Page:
Autosomes are chromosomes apart from the sex chromosomes in a eukaryotic cell.
Autosomes are chromosomes apart from the sex chromosomes in a eukaryotic cell. In humans, the X and Y chromosomes are the sex chromosomes. All the chromosomes other than the sex chromosomes are autosomes. There are 22 homologous pairs of autosomes in humans. Each autosome has several genes each of which performs certain unique functions. Different cell types in a eukaryote express a different combination of genes that enables cellular functions in eukaryotic organisms.
An allosome is a sex chromosome that differs in size, form and behaviour from an autosome. Humans have one pair of allosomes These chromosomes contain genes that determine the biological sex of an organism. These chromosomes form pairs. The X and the Y chromosomes pair together during meiosis and this pair helps in sex determination. Also Read: Determination of Sex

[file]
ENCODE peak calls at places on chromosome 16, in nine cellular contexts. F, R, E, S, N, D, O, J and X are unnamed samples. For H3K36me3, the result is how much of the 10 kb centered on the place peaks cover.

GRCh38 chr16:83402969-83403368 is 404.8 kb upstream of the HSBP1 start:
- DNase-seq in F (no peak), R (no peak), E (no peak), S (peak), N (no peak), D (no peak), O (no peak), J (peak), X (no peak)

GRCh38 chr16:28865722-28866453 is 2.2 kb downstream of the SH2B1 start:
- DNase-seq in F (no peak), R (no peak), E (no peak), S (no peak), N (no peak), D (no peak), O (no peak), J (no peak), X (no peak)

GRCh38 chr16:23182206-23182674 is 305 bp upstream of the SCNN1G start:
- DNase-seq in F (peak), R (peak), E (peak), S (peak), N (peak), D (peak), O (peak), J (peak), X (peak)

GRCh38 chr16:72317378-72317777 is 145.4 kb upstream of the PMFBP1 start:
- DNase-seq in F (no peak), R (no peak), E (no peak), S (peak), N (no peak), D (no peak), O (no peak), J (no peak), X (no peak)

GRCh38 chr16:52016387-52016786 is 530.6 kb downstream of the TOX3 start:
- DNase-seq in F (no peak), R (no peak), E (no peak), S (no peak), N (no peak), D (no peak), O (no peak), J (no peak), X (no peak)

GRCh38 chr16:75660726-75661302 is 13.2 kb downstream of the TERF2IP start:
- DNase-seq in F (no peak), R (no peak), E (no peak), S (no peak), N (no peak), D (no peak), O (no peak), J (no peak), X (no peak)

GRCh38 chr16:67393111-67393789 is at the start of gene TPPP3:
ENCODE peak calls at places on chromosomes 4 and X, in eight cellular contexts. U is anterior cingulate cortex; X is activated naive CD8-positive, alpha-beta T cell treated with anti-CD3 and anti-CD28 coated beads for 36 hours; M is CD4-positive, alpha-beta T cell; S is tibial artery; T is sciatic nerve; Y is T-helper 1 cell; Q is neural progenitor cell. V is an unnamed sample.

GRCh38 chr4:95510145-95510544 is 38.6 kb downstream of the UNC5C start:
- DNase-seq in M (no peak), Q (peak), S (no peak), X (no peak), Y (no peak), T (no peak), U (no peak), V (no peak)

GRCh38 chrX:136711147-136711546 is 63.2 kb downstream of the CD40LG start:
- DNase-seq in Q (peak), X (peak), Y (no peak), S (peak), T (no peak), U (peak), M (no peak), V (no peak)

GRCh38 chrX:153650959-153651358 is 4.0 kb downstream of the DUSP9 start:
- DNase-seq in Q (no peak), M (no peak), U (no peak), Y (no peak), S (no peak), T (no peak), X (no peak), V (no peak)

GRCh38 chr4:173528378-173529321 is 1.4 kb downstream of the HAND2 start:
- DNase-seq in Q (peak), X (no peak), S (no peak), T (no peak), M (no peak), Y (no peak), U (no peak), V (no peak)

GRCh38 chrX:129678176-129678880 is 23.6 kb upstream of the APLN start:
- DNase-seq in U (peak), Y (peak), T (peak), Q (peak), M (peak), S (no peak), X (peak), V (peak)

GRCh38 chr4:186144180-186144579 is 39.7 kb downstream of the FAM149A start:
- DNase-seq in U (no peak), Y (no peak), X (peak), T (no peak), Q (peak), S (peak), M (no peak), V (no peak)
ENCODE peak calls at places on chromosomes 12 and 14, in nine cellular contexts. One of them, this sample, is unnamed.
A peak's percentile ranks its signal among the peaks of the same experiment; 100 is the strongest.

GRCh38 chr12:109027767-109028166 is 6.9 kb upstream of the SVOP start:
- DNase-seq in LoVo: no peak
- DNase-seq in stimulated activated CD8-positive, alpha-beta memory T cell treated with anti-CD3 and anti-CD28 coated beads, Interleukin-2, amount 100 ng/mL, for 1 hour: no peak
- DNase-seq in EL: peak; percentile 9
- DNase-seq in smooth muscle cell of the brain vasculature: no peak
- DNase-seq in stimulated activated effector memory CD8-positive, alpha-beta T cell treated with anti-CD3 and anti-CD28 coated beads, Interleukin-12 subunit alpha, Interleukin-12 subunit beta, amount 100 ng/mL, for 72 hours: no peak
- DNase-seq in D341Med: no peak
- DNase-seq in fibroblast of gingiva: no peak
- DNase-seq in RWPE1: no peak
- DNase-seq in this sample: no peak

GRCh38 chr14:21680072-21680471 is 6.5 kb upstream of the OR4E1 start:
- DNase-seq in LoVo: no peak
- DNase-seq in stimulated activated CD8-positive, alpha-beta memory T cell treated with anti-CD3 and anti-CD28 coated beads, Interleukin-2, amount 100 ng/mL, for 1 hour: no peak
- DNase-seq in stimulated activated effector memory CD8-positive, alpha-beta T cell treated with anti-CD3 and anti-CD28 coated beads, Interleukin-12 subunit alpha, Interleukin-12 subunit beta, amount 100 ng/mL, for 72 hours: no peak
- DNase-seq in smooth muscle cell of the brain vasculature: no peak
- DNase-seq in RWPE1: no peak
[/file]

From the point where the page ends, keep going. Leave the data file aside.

Following are the important differences between autosomes and allosomes:
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These determine the somatic traits.
These determine the sex of an organism.
These are labelled with numbers 1 to 22.
These are labelled with letters XY, XO, ZO, ZW.
There are same copies of autosomes in males and females.
Allosomes difference in size, behaviour and form in males and females.
Most of the chromosomes in a genome are autosomes.
Only a few chromosomes are allosomes.
The pair of autosomes are homologous in humans.
Female allosomes are homologous while male allosomes are non-homologous.
The number of genes varies from 200 to 2000.
Y chromosome contains a few genes but X chromosome contains more than 300 genes.